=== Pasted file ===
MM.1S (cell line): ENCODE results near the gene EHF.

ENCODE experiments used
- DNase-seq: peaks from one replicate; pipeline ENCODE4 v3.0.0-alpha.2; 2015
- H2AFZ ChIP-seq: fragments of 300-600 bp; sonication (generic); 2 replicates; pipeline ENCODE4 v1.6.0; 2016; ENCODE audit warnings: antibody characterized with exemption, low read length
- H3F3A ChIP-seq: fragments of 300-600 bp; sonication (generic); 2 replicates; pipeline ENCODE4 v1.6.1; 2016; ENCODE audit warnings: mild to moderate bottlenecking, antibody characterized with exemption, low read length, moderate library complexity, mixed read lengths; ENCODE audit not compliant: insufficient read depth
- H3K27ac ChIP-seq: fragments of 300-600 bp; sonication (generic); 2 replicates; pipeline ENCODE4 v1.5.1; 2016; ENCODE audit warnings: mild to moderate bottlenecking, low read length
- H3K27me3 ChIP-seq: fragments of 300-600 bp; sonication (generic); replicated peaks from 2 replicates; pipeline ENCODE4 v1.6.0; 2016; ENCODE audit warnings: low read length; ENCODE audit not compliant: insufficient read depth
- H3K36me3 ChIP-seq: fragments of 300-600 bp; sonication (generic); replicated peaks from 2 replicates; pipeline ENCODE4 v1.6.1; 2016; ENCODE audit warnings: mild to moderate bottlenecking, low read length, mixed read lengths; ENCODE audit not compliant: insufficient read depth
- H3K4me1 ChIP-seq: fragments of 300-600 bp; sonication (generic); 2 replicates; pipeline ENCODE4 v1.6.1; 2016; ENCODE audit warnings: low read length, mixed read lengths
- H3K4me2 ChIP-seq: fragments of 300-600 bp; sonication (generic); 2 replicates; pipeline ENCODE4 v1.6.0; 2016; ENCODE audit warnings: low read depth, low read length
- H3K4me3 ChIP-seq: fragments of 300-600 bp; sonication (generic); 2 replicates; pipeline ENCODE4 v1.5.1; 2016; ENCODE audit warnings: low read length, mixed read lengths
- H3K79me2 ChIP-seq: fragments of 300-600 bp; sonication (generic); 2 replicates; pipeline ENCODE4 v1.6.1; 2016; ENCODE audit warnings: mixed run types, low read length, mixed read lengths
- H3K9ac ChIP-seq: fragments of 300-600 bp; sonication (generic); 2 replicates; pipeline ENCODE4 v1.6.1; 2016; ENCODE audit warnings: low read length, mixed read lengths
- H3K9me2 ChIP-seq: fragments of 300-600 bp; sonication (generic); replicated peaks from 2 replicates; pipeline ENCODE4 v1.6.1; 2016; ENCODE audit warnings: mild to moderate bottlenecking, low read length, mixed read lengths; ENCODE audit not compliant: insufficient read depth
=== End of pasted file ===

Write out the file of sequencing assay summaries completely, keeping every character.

MM.1S (cell line): ENCODE results near the gene EHF.

ENCODE experiments used
- DNase-seq: peaks from one replicate; pipeline ENCODE4 v3.0.0-alpha.2; 2015
- H2AFZ ChIP-seq: fragments of 300-600 bp; sonication (generic); 2 replicates; pipeline ENCODE4 v1.6.0; 2016; ENCODE audit warnings: antibody characterized with exemption, low read length
- H3F3A ChIP-seq: fragments of 300-600 bp; sonication (generic); 2 replicates; pipeline ENCODE4 v1.6.1; 2016; ENCODE audit warnings: mild to moderate bottlenecking, antibody characterized with exemption, low read length, moderate library complexity, mixed read lengths; ENCODE audit not compliant: insufficient read depth
- H3K27ac ChIP-seq: fragments of 300-600 bp; sonication (generic); 2 replicates; pipeline ENCODE4 v1.5.1; 2016; ENCODE audit warnings: mild to moderate bottlenecking, low read length
- H3K27me3 ChIP-seq: fragments of 300-600 bp; sonication (generic); replicated peaks from 2 replicates; pipeline ENCODE4 v1.6.0; 2016; ENCODE audit warnings: low read length; ENCODE audit not compliant: insufficient read depth
- H3K36me3 ChIP-seq: fragments of 300-600 bp; sonication (generic); replicated peaks from 2 replicates; pipeline ENCODE4 v1.6.1; 2016; ENCODE audit warnings: mild to moderate bottlenecking, low read length, mixed read lengths; ENCODE audit not compliant: insufficient read depth
- H3K4me1 ChIP-seq: fragments of 300-600 bp; sonication (generic); 2 replicates; pipeline ENCODE4 v1.6.1; 2016; ENCODE audit warnings: low read length, mixed read lengths
- H3K4me2 ChIP-seq: fragments of 300-600 bp; sonication (generic); 2 replicates; pipeline ENCODE4 v1.6.0; 2016; ENCODE audit warnings: low read depth, low read length
- H3K4me3 ChIP-seq: fragments of 300-600 bp; sonication (generic); 2 replicates; pipeline ENCODE4 v1.5.1; 2016; ENCODE audit warnings: low read length, mixed read lengths
- H3K79me2 ChIP-seq: fragments of 300-600 bp; sonication (generic); 2 replicates; pipeline ENCODE4 v1.6.1; 2016; ENCODE audit warnings: mixed run types, low read length, mixed read lengths
- H3K9ac ChIP-seq: fragments of 300-600 bp; sonication (generic); 2 replicates; pipeline ENCODE4 v1.6.1; 2016; ENCODE audit warnings: low read length, mixed read lengths
- H3K9me2 ChIP-seq: fragments of 300-600 bp; sonication (generic); replicated peaks from 2 replicates; pipeline ENCODE4 v1.6.1; 2016; ENCODE audit warnings: mild to moderate bottlenecking, low read length, mixed read lengths; ENCODE audit not compliant: insufficient read depth